Marxism and philosophy

kevin quinn kquinn at falcon.bgsu.edu
Tue Jan 31 08:32:38 MST 1995


I agree with Justin that Rorty is no reactionary. However, he *is*,
arguably, a misinterpreter of pragmatism and, especially, of Dewey. The
most convincing case made for this is Robert Westbrook's book, John Dewey
and American Democracy. Rorty retains the bathwater of Dewey's
liberalism, but jettison's the baby of his radical democracy. I strongly
disagree that pragmatism as Dewey conceived of it is the "official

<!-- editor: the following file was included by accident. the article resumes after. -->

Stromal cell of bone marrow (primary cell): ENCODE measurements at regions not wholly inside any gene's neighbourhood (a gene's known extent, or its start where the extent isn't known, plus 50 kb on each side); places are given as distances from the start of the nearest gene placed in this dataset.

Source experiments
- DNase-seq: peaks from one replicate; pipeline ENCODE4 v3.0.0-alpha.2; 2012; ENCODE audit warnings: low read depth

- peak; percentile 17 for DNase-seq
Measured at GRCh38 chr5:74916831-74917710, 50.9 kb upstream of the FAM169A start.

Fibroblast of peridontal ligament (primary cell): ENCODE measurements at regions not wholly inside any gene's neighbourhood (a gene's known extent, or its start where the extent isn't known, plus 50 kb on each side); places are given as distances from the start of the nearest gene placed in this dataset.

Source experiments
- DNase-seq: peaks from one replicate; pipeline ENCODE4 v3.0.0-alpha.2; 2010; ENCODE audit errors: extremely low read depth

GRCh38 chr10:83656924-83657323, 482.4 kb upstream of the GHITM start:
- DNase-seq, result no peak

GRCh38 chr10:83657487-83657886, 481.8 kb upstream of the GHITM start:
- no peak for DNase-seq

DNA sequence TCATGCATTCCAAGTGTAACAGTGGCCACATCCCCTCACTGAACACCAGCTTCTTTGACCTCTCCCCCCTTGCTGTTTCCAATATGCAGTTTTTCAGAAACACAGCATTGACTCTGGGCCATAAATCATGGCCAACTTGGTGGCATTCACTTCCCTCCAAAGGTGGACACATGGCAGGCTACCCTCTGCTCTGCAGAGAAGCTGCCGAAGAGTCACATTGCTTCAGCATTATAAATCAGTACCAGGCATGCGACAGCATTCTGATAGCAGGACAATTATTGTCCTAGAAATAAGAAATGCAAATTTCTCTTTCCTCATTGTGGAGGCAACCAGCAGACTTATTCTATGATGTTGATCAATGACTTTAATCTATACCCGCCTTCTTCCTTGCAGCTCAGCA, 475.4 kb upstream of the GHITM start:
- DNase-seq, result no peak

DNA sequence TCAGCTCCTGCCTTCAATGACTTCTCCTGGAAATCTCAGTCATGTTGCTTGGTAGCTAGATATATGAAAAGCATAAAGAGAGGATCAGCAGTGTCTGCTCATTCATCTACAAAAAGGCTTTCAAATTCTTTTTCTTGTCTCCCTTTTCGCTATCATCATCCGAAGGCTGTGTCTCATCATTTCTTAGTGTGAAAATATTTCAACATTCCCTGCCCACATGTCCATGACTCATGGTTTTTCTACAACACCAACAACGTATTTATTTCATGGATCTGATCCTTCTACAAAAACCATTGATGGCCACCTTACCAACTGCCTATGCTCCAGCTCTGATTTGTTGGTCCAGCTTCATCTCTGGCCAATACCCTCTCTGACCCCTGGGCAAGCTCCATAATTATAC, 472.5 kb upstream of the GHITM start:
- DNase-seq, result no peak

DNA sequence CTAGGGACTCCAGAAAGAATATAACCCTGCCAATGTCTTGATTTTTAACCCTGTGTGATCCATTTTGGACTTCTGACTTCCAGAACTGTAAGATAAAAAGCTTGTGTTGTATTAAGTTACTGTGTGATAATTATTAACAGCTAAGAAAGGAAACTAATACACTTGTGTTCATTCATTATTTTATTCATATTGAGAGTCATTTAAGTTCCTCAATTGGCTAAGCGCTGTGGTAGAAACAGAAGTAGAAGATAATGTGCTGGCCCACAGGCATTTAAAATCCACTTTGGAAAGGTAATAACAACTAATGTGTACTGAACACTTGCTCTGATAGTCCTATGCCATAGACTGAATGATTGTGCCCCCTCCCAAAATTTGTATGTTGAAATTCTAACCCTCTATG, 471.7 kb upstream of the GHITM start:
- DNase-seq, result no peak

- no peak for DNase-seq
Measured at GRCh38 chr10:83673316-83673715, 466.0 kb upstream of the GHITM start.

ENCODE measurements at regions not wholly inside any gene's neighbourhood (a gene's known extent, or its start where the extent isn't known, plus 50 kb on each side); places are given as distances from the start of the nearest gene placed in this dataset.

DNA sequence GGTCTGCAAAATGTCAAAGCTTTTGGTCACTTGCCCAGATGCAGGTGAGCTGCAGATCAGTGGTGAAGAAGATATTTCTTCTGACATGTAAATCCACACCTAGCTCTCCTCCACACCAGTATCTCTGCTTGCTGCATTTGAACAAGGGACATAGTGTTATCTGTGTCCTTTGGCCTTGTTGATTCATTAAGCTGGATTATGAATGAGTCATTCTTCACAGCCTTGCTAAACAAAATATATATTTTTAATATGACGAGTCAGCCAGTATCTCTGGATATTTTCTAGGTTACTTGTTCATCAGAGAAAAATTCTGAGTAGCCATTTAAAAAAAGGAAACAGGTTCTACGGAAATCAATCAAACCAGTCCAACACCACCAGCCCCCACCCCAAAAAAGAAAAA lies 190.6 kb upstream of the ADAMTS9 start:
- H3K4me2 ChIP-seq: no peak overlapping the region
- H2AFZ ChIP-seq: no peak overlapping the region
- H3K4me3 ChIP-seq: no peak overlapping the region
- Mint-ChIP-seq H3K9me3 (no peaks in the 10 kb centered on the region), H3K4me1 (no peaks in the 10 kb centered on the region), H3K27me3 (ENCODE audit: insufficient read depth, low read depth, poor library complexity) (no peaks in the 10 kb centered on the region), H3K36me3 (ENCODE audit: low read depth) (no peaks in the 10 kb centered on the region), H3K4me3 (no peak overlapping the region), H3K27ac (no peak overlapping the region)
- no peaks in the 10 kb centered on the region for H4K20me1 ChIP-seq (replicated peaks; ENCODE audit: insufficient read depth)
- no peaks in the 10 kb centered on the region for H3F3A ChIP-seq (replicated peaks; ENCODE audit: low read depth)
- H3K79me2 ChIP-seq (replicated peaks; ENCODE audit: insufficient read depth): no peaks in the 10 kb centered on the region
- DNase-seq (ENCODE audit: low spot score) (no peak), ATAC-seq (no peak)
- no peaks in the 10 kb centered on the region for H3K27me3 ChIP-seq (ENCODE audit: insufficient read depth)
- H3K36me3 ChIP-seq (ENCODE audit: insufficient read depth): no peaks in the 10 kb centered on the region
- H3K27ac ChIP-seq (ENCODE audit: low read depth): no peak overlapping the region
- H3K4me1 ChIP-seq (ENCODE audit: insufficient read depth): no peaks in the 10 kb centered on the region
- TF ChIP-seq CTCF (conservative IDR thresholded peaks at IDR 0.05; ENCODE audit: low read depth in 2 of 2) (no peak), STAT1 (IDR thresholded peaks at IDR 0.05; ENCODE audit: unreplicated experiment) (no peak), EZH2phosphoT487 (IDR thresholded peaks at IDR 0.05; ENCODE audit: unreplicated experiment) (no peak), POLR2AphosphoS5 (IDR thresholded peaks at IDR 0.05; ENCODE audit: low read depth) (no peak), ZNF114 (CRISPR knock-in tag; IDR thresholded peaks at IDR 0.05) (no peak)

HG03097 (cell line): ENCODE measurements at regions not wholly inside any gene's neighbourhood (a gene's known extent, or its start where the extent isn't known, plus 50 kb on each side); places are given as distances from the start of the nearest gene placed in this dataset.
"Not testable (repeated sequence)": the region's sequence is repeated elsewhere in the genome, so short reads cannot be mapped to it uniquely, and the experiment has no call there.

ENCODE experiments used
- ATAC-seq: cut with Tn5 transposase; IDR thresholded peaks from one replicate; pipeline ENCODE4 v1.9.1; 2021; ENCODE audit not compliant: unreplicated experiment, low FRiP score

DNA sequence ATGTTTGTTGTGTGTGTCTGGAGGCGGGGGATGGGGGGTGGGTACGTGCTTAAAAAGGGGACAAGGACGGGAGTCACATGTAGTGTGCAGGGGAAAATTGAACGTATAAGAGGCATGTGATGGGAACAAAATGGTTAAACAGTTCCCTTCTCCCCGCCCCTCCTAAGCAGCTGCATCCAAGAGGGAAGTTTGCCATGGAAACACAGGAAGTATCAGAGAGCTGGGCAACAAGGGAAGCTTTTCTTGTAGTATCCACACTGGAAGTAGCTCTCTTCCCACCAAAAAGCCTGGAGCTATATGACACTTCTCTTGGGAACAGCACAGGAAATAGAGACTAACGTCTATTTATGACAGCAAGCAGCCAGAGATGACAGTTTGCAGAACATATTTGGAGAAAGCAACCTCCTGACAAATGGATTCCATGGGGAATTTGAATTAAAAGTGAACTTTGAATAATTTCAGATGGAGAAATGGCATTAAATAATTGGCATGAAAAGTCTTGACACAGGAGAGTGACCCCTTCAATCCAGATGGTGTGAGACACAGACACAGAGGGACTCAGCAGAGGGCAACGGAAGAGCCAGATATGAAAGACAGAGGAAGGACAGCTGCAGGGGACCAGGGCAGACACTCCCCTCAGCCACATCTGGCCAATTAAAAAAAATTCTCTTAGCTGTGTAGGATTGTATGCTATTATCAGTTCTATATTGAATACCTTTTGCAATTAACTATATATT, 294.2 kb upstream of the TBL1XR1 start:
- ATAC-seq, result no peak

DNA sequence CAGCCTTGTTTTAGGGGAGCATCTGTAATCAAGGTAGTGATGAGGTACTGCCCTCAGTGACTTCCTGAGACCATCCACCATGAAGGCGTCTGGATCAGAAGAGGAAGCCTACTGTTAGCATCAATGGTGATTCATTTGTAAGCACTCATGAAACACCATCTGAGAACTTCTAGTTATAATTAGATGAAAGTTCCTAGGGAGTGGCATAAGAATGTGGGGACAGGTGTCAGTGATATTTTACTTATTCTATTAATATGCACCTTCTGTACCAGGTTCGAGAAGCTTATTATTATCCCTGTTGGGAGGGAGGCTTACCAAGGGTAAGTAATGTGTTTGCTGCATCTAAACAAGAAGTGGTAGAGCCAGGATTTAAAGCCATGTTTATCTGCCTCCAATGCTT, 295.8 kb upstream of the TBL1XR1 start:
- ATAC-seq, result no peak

American philosophy"--would that it were!! See also, in this regard,
Cornel West's wonderful treatment of pragmatism, The American Evasion of
Philosophy.--Kevin Quinn

On Fri, 27 Jan 1995, Louis N Proyect wrote:

>
> The question of the role of pragmatism in American politics is an
> interesting one. I would argue that Rorty is not the source of the
> problems in Chicago that Marshall Feldman alluded to. I think that in a
> more general sense pragmatism is the offical American philosophy. John
> Dewey and his cothinkers have had an enormous influence on American
> education and politics in the same way that the Utilitarians affected
> English politics.
>
>

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